Middle-school students lucky enough to have Anthony Holbrook as their math teacher got more than lessons in numbers. They got a floor show.
Over his 34-year career, the Wright State University graduate made math an adventure.
Holbrook’s corny jokes would produce groans, but his students would demand at least one a day. He would stuff a glove with nylons so he could “give a hand” to deserving pupils.
The principal once got a start when he walked into Holbrook’s class to find everyone wearing Groucho glasses with fake noses, bushy eyebrows, and mustaches.
And Holbrook’s classrooms were filled with the strains of everything from country music to Vivaldi. Students would conga-line to rhythms inspired by a mathematical formula so they would remember it.
Despite his passion for math, Holbrook almost didn’t become a math teacher. He was on a track at Wright State to teach chemistry.
When his adviser asked him why he was taking so many math courses, Holbrook said he “loved” math.
“You just said the right word,” the adviser replied. “Think about it.”
Holbrook graduated from Wright State’s College of Education and Human Services in 1979. His wife, Deborah, also an educator, attended Indiana University and got her master’s at the University of South Florida. She taught science and reading during a 36-year career.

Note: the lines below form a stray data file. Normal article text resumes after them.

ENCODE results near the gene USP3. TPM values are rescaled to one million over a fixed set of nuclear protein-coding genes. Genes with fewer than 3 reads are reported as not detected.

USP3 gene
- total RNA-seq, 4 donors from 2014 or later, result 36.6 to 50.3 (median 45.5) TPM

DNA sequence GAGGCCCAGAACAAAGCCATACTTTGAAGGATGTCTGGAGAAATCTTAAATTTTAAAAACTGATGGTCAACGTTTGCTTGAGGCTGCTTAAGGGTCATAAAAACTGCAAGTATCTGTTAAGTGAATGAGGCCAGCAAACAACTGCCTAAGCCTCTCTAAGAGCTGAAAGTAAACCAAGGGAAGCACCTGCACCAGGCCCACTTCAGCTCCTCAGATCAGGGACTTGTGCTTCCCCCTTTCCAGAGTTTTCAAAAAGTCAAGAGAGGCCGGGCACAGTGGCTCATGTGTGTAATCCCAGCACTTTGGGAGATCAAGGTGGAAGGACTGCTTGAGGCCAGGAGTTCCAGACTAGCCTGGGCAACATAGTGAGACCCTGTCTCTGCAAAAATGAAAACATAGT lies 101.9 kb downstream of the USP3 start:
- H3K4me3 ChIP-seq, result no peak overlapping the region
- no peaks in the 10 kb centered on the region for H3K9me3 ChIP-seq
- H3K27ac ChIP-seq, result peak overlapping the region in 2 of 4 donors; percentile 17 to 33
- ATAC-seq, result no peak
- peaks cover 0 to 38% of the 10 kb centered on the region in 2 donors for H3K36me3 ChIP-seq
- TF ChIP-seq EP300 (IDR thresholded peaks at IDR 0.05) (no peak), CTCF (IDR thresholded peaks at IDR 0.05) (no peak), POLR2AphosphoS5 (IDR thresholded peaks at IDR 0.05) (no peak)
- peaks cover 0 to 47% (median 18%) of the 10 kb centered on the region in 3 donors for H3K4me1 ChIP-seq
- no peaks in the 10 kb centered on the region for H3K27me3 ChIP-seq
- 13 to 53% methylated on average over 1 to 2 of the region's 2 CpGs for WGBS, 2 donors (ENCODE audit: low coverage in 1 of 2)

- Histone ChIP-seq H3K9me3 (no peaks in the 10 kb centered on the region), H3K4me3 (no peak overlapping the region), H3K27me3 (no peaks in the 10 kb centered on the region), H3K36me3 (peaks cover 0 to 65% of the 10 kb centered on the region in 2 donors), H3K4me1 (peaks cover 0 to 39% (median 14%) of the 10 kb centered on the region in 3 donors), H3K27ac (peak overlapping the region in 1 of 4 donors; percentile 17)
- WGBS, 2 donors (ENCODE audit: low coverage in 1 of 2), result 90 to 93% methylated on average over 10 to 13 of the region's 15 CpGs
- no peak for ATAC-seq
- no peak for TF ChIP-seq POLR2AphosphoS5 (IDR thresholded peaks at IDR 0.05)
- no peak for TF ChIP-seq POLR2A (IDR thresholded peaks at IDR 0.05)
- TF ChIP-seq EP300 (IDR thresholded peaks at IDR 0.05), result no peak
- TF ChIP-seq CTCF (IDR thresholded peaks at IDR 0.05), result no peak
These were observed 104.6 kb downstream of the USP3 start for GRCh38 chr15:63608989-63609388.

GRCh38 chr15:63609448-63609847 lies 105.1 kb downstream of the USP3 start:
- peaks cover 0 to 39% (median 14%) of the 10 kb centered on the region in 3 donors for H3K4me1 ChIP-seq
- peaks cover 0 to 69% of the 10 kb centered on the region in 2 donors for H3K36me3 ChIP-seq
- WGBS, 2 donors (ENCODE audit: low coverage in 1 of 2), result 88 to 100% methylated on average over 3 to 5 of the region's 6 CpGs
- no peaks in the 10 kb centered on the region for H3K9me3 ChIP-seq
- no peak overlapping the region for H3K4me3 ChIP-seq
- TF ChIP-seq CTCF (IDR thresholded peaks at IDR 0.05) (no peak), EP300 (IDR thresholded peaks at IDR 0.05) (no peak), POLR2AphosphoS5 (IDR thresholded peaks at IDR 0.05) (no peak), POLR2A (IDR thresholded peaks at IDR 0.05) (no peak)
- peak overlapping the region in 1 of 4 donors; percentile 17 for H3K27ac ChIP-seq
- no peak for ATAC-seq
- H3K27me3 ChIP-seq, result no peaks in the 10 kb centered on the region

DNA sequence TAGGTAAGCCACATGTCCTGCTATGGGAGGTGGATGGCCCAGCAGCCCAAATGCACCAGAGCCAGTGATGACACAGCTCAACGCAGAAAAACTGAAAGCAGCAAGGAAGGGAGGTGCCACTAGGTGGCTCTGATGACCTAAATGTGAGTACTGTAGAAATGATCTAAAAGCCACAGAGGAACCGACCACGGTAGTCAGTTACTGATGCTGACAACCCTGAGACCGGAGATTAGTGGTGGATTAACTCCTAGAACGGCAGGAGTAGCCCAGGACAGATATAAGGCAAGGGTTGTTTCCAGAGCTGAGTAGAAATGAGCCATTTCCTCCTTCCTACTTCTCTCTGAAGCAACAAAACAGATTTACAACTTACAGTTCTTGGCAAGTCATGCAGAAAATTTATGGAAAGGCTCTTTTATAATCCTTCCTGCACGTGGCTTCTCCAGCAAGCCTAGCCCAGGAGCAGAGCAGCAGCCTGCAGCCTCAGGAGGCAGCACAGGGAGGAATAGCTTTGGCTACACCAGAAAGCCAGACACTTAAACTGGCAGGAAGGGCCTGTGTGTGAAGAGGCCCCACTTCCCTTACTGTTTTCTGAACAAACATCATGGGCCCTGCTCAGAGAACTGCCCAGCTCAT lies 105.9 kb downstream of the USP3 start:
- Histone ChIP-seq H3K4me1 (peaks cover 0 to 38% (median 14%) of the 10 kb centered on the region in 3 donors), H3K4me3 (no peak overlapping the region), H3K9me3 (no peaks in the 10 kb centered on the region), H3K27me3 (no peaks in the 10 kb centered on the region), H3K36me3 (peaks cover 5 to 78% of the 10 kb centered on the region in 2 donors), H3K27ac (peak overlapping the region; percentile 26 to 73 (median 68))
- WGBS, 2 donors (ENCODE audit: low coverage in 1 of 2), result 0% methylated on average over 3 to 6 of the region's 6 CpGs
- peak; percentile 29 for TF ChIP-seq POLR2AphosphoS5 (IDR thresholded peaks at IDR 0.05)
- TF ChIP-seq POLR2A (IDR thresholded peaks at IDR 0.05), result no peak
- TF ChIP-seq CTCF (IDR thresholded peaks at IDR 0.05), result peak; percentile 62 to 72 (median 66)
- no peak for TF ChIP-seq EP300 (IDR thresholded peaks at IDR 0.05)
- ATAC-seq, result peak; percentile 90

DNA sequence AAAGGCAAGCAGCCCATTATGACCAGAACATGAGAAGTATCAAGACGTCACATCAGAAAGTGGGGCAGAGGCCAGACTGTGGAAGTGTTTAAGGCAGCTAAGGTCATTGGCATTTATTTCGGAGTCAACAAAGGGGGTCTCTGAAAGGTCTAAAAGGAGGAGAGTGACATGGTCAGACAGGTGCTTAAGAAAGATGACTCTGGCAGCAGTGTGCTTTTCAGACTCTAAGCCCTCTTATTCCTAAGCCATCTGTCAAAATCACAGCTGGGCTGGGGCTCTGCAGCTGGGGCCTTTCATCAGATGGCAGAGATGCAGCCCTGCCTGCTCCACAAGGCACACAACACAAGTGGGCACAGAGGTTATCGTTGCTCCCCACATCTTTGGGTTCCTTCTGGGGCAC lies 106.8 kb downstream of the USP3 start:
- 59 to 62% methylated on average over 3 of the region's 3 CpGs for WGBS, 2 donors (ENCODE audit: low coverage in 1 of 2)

As a way to thank Wright State and help create a promising new crop of educators, the Holbrooks have pledged to donate at least $500,000 for teacher scholarships.
Holbrook credits his success to Wright State. He said the university almost immediately got him doing hands-on work in real classrooms, taught him how to learn from his mistakes, and pushed him.
“It prepared me for everything,” he said. “They won’t let you fail at this university.”
Holbrook began his teaching career in Ohio, first at Twin Valley Local Schools in Preble County and then at Spinning Hills in the Mad River Township school district near Dayton. In 1985, he moved to Florida to help ease his sinus infections and began teaching at Pine View Middle School in Land O’ Lakes.
With his entertaining style and passion for making math relevant, Holbrook quickly became a most popular teacher.
“I love teaching at the higher-order levels,” he said. “I don’t want to teach just ‘two plus two equals four.’ I want them to see why it equals four.”
Holbrook would cut both ends off of a can and dub it a “can’t” because it couldn’t hold anything. He would show it to students who said they couldn’t do a math problem and then present them with a can with an intact bottom when they succeeded.
Once, as part of a math exercise, he climbed up on his desk to stack textbooks until they reached the ceiling. Then he fell off, shattering his wrist.
Holbrook taught at least 3,400 students over his career before retiring in October 2009.
“That’s the true wealth you get from teaching,” he said. “You’ve affected thousands of lives.”